SAN FRANCISCO - The U.S. Environmental Protection…
“Nearly one million children in America today have dangerous levels of lead in their blood, and old household paint is the primary source,” said Jared Blumenfeld, Regional Administrator of EPA’s Pacific Southwest region. “It is crucial for landlords to provide information about lead hazards so that tenants can protect their families from lead poisoning.”
Under the settlement, the firm who owns and manages the properties is required to pay a $7,500 penalty and must spend $67,500 on window replacements at its properties. Testing is to be conducted at the properties and windows found to contain lead will be replaced with energy efficient ones. The project must be completed within one year and every three months J.D. Home Rentals must report back to EPA on its progress.
EPA inspectors found that the firm failed to provide information to tenants about prior lead hazards before leasing certain units. In addition, J.D. Home Rentals did not have tenants sign forms showing that they received disclosures about lead. These failures resulted in violations of the federal Toxic Substances Control Act.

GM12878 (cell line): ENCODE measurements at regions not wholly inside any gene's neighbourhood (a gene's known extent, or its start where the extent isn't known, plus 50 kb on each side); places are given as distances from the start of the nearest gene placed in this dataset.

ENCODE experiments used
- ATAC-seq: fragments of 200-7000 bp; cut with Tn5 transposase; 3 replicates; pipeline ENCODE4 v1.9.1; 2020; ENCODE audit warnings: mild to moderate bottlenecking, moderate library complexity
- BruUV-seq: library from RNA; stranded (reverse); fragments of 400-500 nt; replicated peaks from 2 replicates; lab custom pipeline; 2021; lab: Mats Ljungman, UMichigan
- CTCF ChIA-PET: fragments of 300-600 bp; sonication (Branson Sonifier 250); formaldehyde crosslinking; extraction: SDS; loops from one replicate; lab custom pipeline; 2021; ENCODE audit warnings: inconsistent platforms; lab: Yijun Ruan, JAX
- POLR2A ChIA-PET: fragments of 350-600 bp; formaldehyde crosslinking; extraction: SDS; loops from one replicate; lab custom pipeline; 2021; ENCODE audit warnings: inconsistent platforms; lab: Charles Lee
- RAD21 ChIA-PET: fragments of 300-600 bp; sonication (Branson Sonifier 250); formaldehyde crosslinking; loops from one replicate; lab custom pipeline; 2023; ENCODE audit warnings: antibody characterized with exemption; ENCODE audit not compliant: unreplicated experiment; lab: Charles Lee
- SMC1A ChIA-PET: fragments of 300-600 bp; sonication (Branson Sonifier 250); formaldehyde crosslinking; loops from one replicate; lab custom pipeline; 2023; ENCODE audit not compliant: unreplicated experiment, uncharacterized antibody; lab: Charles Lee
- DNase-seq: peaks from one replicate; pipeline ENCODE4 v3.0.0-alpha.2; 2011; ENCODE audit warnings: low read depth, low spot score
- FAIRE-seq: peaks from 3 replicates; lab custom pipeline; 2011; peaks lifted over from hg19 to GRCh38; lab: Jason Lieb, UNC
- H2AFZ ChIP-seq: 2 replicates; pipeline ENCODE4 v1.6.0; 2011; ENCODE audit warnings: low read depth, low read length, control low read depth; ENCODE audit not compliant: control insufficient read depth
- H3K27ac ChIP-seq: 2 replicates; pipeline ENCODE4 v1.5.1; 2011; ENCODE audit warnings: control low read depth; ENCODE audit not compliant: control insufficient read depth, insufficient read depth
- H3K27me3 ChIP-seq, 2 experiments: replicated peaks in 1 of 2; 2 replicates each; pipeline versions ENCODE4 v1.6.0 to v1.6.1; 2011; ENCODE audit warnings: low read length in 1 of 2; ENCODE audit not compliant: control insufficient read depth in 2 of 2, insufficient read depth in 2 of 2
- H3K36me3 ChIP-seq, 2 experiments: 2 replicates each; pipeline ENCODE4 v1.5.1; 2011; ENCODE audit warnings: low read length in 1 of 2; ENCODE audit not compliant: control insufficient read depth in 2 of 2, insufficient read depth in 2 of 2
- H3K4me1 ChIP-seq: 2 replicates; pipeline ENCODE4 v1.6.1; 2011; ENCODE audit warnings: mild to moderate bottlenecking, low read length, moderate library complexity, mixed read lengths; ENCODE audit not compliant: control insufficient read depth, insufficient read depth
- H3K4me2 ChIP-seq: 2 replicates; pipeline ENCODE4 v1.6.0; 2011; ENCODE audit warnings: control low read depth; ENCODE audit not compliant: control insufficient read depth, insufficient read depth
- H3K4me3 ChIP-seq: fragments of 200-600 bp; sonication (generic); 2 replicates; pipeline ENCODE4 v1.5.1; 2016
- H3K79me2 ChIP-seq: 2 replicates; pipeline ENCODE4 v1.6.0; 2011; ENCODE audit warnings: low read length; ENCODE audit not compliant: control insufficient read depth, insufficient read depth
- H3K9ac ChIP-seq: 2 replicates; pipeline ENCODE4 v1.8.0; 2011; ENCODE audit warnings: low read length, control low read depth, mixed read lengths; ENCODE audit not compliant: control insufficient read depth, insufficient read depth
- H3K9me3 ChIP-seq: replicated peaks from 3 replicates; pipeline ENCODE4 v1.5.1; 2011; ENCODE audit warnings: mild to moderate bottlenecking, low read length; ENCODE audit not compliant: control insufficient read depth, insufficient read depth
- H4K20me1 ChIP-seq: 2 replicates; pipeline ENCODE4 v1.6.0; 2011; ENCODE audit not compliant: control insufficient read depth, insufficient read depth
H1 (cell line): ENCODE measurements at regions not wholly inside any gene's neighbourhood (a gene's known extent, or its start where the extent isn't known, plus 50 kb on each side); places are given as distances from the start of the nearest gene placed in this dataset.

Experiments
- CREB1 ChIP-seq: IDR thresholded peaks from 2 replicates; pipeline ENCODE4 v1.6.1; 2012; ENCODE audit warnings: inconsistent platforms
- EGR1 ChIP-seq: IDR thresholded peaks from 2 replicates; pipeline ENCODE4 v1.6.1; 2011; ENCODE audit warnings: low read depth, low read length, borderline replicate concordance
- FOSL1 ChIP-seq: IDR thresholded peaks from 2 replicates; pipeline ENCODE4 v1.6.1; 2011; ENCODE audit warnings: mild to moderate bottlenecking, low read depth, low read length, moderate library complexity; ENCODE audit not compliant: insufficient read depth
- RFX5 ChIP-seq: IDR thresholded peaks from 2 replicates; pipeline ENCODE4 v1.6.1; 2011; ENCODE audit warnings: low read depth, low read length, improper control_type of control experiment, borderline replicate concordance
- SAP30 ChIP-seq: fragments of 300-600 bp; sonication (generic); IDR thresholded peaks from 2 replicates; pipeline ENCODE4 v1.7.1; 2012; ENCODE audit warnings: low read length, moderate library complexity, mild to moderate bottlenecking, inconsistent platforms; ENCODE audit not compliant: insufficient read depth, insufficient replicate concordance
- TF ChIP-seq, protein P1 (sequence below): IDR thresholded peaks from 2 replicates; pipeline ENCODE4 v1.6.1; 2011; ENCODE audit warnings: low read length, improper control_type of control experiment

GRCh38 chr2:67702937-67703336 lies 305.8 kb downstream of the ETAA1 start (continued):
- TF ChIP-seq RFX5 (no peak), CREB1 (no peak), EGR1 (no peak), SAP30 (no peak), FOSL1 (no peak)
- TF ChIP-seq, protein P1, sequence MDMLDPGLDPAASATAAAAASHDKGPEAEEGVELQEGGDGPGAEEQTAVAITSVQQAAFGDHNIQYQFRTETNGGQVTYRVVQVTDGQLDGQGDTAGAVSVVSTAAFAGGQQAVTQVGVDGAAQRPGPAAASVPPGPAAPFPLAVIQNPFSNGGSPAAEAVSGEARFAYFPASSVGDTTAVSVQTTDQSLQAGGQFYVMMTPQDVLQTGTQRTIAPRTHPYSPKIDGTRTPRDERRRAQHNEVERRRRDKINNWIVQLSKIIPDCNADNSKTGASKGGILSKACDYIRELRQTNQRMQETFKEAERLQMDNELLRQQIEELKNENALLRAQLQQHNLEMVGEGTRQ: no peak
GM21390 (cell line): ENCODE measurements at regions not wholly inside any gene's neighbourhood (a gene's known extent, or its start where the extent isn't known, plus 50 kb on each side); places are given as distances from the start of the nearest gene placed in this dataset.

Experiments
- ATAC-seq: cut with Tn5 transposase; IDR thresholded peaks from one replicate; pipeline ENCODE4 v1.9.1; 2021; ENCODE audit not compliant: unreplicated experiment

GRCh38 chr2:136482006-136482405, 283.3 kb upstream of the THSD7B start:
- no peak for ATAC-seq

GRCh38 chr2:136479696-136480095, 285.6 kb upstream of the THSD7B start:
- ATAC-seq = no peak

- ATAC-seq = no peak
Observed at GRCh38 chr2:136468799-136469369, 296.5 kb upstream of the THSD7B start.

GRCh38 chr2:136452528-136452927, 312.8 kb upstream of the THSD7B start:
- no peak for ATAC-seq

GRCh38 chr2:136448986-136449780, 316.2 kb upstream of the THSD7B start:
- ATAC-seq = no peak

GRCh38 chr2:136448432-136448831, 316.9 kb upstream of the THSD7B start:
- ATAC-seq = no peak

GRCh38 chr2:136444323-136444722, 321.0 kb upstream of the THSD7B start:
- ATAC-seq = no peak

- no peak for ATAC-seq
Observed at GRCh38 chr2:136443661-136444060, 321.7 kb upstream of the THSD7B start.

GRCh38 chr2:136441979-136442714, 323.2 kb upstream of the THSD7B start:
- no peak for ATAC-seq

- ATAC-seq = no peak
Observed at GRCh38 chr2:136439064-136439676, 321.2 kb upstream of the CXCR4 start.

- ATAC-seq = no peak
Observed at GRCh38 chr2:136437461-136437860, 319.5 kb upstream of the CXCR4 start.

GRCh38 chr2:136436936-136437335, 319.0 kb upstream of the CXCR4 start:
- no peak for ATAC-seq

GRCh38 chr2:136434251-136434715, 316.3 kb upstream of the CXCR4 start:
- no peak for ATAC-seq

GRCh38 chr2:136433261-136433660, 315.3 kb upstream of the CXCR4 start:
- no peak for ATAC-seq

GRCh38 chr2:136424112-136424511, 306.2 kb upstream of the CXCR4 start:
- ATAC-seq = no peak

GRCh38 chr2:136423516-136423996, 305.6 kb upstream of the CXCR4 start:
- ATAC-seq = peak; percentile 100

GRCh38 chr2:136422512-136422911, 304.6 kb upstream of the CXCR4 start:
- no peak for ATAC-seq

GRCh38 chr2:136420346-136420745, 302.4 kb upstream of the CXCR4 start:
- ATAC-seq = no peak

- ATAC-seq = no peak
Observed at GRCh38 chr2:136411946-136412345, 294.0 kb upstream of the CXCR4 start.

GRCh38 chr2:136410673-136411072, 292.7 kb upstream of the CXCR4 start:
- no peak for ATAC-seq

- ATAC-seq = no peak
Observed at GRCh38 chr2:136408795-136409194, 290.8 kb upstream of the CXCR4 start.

The 12 properties where the violations were identified serve predominately low income, Latino and Hmong families. Of the 31 violations discovered, more than half were at units occupied by children under the age of six years. This inspection was one of several that EPA conducted at property management firms throughout Fresno County that rent older housing that may have significant risk of lead hazards. EPA places a high priority on addressing environmental health risks that disproportionately affect children and environmental justice communities.
The federal government banned lead-based paint from housing in 1978. Children under six years of age are among the most vulnerable to the harmful effects from lead-based paint and lead hazards. Health problems from exposure to lead can include profound developmental and neurological impairment in children.
Federal law requires that persons and entities that sell or rent housing built before 1978 provide lead hazard information to buyers or tenants. In addition, contractors who work on such housing or child-occupied facilities must be certified by EPA if they perform significant renovation, repair or painting.
For additional information on lead in paint, dust and soil and the Toxic Substances Control Act requirements, please visit the EPA web site at: http://www.epa.gov/lead/
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